A long-awaited review of the Food and Drug Administration’s Human Foods Program, partly funded by the FDA, is out. The conclusion from the Reagan-Udall Foundation is that the FDA is a great deal for consumers and would be a much better deal if the agency had a lot more money and power.
As the French would say, “Quelle surprise.”
The review found that in 2021 we invested $284 million in the FDA Center for Food Safety and Applied Nutrition’s food budget and received a return of $11 in consumer benefits for every dollar spent. That’s not even close to correct, and it distracts us from focusing on better strategies for the FDA.
First, the public pays for this budget and to comply with the program’s regulations (through higher food costs). My research shows that compliance costs (including other market costs of regulation) are generally about 33 times those of individual agency funding. If the average agency compliance/budget cost was applied to the FDA, the total cost would be more than $9 billion.
The benefits side — improved food safety and nutrition — was apparently generated by adding up those expected in the year’s economic analysis: $3.1 billion. The evidence for those kinds of results is unconvincing. It’s more likely we are getting less than a dollar back on our investment than a fanciful 11-to-1 return.
Let’s look at what we know about the actual outcomes of food safety and nutrition policies. The report notes that each year 46 million Americans are sickened by food-borne illnesses. The FDA has been reporting that exact figure for decades. That would cast doubt on the effectiveness of their food safety policies, especially over the long term.
For nutrition, the report mentions that 75 percent of Americans are overweight or obese, with diet-related diseases costing $7.6 trillion yearly. The U.S. obesity rate was only 12 percent in 1990, when food labels came out, and is now 42 percent (plus around 33 percent overweight). After 30 years, consumers still find FDA-mandated food labels confusing.
I counted 84 mentions of the “urgent need” for increased funding, not just because the food program is supposedly a great deal but because other FDA centers have been getting more. Envy isn’t their best argument. However, as the report suggests, the FDA has too many diverse responsibilities for one agency, and breaking it up makes sense.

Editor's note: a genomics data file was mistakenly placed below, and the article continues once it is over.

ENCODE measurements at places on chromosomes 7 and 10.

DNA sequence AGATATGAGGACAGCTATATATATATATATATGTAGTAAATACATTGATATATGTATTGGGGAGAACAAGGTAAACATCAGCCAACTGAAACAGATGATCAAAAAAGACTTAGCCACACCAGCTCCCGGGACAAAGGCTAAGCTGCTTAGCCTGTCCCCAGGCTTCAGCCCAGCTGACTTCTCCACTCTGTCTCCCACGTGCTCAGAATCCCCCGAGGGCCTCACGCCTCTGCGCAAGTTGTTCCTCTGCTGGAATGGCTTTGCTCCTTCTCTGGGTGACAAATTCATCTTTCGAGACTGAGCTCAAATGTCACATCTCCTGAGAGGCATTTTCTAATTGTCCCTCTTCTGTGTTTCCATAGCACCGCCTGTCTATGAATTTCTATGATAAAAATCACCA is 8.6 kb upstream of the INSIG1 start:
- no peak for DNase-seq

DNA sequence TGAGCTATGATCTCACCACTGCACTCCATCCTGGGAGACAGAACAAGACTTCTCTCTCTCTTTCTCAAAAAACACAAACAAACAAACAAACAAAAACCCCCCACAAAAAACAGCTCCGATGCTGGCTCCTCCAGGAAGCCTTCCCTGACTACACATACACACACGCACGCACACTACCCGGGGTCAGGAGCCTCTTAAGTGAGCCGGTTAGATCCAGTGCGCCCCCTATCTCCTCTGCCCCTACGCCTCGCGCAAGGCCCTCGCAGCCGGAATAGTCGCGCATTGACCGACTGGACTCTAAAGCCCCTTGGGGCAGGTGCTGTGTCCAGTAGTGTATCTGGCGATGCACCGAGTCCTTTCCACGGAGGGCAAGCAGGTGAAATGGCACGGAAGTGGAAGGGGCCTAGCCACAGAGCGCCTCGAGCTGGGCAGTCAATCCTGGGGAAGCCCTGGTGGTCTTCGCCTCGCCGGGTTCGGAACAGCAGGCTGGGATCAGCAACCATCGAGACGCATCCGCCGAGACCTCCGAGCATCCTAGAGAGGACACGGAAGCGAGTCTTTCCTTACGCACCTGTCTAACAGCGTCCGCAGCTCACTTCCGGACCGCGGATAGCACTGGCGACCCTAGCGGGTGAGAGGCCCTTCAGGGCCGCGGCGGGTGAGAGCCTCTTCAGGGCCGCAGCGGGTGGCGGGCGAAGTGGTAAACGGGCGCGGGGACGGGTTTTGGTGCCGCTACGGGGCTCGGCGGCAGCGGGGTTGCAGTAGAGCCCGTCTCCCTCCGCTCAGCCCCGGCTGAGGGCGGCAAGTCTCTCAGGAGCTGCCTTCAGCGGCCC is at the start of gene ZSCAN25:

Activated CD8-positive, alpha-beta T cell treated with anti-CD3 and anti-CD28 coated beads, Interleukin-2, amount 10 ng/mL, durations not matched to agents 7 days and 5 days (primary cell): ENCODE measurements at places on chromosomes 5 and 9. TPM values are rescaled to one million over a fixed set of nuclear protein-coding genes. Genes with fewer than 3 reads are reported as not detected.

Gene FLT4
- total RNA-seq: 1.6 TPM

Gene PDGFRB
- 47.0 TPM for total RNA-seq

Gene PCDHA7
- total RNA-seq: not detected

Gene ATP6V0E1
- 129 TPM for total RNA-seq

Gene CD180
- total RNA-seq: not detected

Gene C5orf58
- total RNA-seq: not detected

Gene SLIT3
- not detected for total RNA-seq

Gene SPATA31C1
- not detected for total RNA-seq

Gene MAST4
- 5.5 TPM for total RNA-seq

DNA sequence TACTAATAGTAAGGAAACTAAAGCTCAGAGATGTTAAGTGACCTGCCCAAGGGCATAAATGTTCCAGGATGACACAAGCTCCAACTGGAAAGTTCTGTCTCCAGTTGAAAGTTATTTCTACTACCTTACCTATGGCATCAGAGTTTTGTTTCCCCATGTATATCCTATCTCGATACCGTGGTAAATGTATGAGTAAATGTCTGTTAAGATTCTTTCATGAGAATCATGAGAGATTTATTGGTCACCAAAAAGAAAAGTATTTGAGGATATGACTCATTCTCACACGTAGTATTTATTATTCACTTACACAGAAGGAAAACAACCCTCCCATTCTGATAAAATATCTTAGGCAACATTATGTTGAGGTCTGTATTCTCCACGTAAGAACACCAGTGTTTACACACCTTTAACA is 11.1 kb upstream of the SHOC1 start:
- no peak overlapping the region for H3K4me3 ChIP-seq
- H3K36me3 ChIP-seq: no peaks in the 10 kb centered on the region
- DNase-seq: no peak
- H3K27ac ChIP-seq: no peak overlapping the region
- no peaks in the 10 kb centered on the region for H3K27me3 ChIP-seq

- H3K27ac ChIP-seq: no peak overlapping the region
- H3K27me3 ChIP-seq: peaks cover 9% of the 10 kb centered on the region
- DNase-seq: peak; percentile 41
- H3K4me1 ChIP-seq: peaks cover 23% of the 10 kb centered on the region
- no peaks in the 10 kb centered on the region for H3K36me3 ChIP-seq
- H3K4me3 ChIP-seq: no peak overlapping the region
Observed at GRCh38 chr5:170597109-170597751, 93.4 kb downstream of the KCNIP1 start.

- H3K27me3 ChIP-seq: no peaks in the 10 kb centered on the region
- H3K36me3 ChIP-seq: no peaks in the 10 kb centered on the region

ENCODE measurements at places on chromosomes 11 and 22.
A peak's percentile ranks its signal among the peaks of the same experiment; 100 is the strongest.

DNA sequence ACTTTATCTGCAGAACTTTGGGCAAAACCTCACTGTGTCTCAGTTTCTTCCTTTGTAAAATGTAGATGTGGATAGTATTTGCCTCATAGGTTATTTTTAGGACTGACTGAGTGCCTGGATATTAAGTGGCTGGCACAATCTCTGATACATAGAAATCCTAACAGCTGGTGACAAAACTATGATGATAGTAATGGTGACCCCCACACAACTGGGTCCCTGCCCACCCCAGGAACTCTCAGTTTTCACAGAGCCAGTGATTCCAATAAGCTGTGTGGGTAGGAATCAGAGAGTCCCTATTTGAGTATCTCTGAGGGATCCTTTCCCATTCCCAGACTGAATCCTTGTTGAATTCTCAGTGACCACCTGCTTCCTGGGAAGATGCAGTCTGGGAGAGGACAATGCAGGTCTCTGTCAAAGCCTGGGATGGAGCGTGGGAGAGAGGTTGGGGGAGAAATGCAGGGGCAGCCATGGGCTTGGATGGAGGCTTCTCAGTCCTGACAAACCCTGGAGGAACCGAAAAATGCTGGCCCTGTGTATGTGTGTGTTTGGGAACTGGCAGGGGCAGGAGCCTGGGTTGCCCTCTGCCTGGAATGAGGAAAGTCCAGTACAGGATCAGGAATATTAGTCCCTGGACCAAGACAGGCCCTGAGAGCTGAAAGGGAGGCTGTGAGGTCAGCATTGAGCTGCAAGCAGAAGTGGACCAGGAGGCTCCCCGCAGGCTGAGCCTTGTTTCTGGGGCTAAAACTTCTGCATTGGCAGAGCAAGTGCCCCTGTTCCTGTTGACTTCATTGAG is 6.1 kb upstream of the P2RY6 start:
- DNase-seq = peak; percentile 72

Still, the report says that the FDA needs more power, including more flexibility for enforcement without proof of an actual problem or the ability to pre-approve every food label. That’s a bold ask, considering that the FDA has already been called “the most powerful regulatory agency in the world.” Once again, there is no evidence that more power and money are the answer.
There are many food solutions that the FDA could implement right now. For safety, better traceback mechanisms are available that would allow the agency to get contaminated products off the shelves more quickly. Following that up with more investigation of the root causes of outbreaks and publishing the findings quickly would incentivize manufacturers to make changes that will help them avoid costly recalls.
The FDA also has the tools to do risk and benefit-cost assessments identifying the most effective regulations — i.e., evidence-based regulations that are better investments than those influenced by politics or unreasonable risk aversion. They can also encourage firms to sell their foods to their own employees at a fraction of the retail sales price to motivate best practices.
Tinkering further with food labels is not likely to help. One innovation the FDA has turned down in the past is icons indicating healthy foods. They’re a lot simpler than complex food labels and are a good start toward healthier diets. More excitingly, we are seeing emerging nutrition wearable devices that track what we eat and, based on personal health and dietary preferences, advise consumers on food choices. FDA should review its medical device regulations to make it easier to get these to market.
Ultimately, we will need to create safer and healthier foods from their inception. Neither trying to reform every food manufacturer’s process around the world nor educating every consumer on how to use food labels to make healthy food choices is a viable long-term strategy. We need a new way of regulating, not more money for the old ways.